In tune with Terry a la Berry
LENOX - Ever since Arlo Guthrie hired him as a drummer for his band in 1975 and - finding his last name "boring" - instantly came up with "Terry a la Berry," that's how Terrence Hall has been known.
He has been playing professionally for nearly 50 years.
"I thought it was fine," he said during a chat Saturday at a local cafe, "because when I started doing music for children, it was a great name because it was easy to remember and it rhymes. I love it."
Hall's fourth CD, "Bad Kitty," self-produced at his home studio, was released recently on Guthrie's Rising Son label. Hall said the description "struggling musician" fits him "absolutely: It has always been the case."
Sam Flynn, 3, received the new CD for Christmas and said the title song is his favorite. " I love that!" he exclaimed, as he and his father, Dave Flynn of Lenox, greeted Hall at the coffee shop.
"My son is a big fan," Flynn said.
Although well-known locally, primarily for his performances for youngsters, Hall spends nearly half the year on tour, having reunited with Guthrie and his large family of musicians in 2007.
After only two years learning percussion, Hall was hired when he was 13 to perform in the pit band at the Berkshire Playhouse in Stockbridge for a production of Kurt Weill's "Threepenny Opera." He stayed for five years, performing in several musicals each summer, and along the way he met David Grover, who also became a fixture on the Berkshire music scene.
"I was always a frustrated actor," Hall acknowledged. "I love to overact and perform, so it was fun translating that into entertaining kids, because I love to see them smile."
Hall, who was married briefly a decade ago, called it "a great regret" that he has never had children of his own.
Growing up in Lenox, he found his groove as a musician after his mother, playwright and former drama teacher Frances Benn Hall, and his late father, English teacher James Hall, started taking him to Tanglewood.
"He dragged me there, semi-willingly, all the time," Hall confessed. "I grew to love it, and I always wanted to play the drums."
Hall also developed a liking for folk singers such as Bob Dylan, Pete Seeger, the Kingston Trio and Peter, Paul and Mary through his older brother, Parnell, a mystery writer who lives in Manhattan.
As a Tanglewood regular, Hall knew the Boston Symphony's legendary timpanist, Vic Firth, as well as No. 2 timpanist Arthur Press - "a wonderful, great percussionist, very well-rounded," Hall said. "He also played Latin music, so he was a good match for me because I was more interested in different forms of drumming, as opposed to classical."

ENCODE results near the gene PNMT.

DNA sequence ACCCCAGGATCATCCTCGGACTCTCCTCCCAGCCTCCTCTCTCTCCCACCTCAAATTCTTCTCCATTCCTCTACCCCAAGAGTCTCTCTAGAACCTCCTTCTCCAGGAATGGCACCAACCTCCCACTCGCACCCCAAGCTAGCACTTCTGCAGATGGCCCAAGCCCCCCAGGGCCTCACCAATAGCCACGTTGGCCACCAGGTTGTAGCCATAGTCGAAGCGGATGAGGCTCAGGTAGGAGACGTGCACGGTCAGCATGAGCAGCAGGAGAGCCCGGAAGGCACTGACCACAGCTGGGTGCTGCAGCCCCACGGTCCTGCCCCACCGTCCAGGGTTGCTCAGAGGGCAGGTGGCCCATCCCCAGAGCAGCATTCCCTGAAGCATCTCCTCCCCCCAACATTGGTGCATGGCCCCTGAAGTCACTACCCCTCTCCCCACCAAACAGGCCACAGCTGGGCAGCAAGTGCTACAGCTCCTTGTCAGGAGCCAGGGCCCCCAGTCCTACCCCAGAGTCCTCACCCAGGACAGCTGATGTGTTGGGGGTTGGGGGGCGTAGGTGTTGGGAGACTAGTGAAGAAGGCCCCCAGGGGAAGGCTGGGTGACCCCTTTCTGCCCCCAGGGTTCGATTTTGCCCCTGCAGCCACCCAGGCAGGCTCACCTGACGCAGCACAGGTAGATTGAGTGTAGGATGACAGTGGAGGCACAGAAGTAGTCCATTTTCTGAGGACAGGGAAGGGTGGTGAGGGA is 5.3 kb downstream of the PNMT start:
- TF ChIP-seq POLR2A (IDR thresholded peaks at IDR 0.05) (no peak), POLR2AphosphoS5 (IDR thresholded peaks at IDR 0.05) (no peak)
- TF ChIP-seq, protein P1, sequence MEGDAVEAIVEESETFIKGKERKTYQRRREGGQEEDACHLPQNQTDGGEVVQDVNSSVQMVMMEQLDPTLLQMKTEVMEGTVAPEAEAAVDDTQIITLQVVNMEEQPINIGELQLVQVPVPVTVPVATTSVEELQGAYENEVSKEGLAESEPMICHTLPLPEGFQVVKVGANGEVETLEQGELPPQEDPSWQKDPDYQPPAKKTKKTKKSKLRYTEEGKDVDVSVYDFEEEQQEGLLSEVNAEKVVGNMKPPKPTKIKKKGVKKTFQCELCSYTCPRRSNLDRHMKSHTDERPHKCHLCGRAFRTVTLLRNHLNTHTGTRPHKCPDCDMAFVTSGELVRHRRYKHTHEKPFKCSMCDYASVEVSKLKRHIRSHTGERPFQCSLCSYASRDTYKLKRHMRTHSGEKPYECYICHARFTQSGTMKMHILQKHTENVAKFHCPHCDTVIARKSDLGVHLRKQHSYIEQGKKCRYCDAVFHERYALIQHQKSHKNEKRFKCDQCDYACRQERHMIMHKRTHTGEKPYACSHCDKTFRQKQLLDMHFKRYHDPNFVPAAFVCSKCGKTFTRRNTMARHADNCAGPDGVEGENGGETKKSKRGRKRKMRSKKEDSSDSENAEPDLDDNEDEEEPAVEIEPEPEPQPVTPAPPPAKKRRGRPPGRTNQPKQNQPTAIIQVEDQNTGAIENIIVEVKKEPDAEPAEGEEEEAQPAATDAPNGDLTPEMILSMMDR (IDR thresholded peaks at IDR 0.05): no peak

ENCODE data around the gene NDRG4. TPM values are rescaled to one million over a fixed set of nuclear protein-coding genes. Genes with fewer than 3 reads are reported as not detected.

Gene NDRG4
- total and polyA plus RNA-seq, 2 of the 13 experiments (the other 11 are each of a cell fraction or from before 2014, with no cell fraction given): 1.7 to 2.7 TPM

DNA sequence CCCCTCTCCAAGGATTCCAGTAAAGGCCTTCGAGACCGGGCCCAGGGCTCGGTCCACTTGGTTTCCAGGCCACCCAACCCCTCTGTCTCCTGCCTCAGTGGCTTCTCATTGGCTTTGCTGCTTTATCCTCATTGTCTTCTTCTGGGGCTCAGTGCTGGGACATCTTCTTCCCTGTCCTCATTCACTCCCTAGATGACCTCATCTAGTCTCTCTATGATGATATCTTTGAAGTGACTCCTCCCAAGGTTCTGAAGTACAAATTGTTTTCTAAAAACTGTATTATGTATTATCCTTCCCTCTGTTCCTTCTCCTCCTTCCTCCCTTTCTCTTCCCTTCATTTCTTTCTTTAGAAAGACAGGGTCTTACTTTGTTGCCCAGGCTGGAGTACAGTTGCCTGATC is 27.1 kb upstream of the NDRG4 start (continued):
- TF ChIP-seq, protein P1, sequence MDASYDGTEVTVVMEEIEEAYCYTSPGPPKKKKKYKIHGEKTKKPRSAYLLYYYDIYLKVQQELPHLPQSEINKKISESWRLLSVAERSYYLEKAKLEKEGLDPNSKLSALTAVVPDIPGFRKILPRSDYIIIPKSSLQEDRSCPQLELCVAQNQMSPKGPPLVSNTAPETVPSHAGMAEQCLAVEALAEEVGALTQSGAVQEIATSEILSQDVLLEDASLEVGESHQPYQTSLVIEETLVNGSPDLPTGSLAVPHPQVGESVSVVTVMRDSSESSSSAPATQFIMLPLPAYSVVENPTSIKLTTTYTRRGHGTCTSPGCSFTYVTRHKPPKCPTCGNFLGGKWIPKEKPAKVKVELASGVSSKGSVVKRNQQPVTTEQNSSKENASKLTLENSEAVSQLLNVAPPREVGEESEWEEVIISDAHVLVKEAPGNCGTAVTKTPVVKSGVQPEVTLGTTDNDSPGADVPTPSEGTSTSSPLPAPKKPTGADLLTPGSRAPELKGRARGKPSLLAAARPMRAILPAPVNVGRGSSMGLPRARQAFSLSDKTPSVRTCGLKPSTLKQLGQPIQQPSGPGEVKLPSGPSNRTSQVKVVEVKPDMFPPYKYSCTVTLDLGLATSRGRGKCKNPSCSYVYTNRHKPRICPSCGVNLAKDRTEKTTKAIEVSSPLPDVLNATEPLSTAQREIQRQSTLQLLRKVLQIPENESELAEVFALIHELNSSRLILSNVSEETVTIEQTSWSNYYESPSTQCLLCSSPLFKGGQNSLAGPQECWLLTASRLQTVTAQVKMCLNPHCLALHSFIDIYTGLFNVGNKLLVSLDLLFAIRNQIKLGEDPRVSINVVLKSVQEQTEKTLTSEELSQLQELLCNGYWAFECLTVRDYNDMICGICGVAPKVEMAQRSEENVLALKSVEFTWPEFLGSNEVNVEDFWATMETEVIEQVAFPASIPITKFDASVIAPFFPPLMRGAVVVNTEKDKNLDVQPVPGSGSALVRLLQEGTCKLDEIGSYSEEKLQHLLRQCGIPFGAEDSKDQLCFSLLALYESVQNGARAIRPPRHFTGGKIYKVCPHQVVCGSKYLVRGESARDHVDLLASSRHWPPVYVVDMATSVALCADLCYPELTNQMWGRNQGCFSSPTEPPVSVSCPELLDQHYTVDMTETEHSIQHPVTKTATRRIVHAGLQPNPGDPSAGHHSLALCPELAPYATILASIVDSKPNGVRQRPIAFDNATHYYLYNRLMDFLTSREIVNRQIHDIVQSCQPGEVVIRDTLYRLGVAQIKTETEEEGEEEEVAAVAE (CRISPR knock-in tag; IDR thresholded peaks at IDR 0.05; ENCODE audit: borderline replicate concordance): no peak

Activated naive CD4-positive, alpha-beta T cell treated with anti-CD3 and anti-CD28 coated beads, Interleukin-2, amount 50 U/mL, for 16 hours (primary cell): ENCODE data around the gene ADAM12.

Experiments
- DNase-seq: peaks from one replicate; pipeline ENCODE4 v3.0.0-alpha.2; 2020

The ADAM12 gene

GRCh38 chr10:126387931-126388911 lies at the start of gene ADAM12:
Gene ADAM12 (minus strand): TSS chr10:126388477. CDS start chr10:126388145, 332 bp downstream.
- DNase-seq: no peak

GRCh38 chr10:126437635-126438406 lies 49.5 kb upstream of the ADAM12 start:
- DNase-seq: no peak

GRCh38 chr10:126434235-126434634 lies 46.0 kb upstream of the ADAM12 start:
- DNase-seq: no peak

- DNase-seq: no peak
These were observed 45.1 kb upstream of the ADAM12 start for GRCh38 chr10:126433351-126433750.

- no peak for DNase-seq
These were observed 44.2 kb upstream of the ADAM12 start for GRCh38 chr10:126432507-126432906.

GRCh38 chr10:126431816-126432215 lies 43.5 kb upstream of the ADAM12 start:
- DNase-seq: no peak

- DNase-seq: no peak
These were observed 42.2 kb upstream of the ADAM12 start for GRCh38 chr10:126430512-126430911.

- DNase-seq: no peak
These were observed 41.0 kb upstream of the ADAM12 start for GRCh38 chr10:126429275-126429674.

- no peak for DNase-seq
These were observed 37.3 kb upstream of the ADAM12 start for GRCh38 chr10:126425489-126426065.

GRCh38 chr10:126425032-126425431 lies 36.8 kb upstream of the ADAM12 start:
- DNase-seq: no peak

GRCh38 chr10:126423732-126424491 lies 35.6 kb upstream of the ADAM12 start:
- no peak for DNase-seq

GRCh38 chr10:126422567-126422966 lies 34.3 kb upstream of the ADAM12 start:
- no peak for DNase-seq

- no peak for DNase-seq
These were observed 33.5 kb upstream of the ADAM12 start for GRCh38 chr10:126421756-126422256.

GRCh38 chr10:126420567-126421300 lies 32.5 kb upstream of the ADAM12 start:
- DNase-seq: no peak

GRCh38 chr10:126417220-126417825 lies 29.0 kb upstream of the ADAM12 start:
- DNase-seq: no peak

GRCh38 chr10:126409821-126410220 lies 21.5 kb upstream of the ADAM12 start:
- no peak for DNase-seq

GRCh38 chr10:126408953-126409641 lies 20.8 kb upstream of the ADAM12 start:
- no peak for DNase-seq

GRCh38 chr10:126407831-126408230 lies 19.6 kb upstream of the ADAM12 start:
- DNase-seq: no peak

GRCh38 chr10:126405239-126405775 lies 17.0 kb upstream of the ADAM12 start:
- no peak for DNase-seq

Hall took lessons from Press and attended the Boston Conservatory for a year.
"But I decided I really didn't want to play classical music," he said, "so I moved to the Berklee School. But I left there almost immediately to play in the band that became Shenandoah. I wanted to be a rock 'n' roll star, like all the rest of us. Little did I know that I didn't really; when I look back now, I'm glad I didn't."
Shenandoah was formed in 1974 by Grover, Hall, David Carron and Danny Velika; after hearing the group perform in local clubs, Arlo Guthrie invited the players to tour with him.
"We thought about it for two seconds and said, yeah!" Hall remembered.
The band survived for 14 years with a rotating cast of players; only Hall remained as the "last man standing."
By the late 1980s, Grover asked Hall to join him and Kathy Jo Barrett (now Grover's wife) in the Big Bear Band, which entertained kids for many years and performed on the public TV series "Grover's Corner."
Hall formed his own band about eight years ago, "Terry a la Berry and Friends," to perform for local schools, libraries and nonprofits and at community events. He and Grover parted ways after 18 years of collaboration, and Big Bear went by the wayside.
"I miss that band. I miss it a lot," Hall said sadly.
Grover explained that his breakup with Hall was like a marriage that had outlived its prime.
"As a fortunate coincidence, four entertainment, I also try to include small messages like 'Close Up the Laptop.' " "With all the technology, I feel that kids don't get enough chance now to get to know each other face-to-face," he added. "It's too easy to just go home and text each other. Even phoning and e-mail are out of vogue."
Hall, whose child-like qualities enable him to connect directly with youngsters, describes the Woody Guthrie song on his CD, "Don't You Push Me Down," as "really the first anti-bullying song ever written," and it's more than 60 years old.
"It's just a good basic message," he said. "Years ago Arlo asked me to go back out on the road with him," Hall said, "and it's been just incredible - way more fun than it was years ago when we did it."
To reach Clarence Fanto: email@example.com or (413) 496-6247.
TALK TO US
If you'd like to leave a comment (or a tip or a question) about this story with the editors, please email us. We also welcome letters to the editor for publication; you can do that by filling out our letters form and submitting it to the newsroom.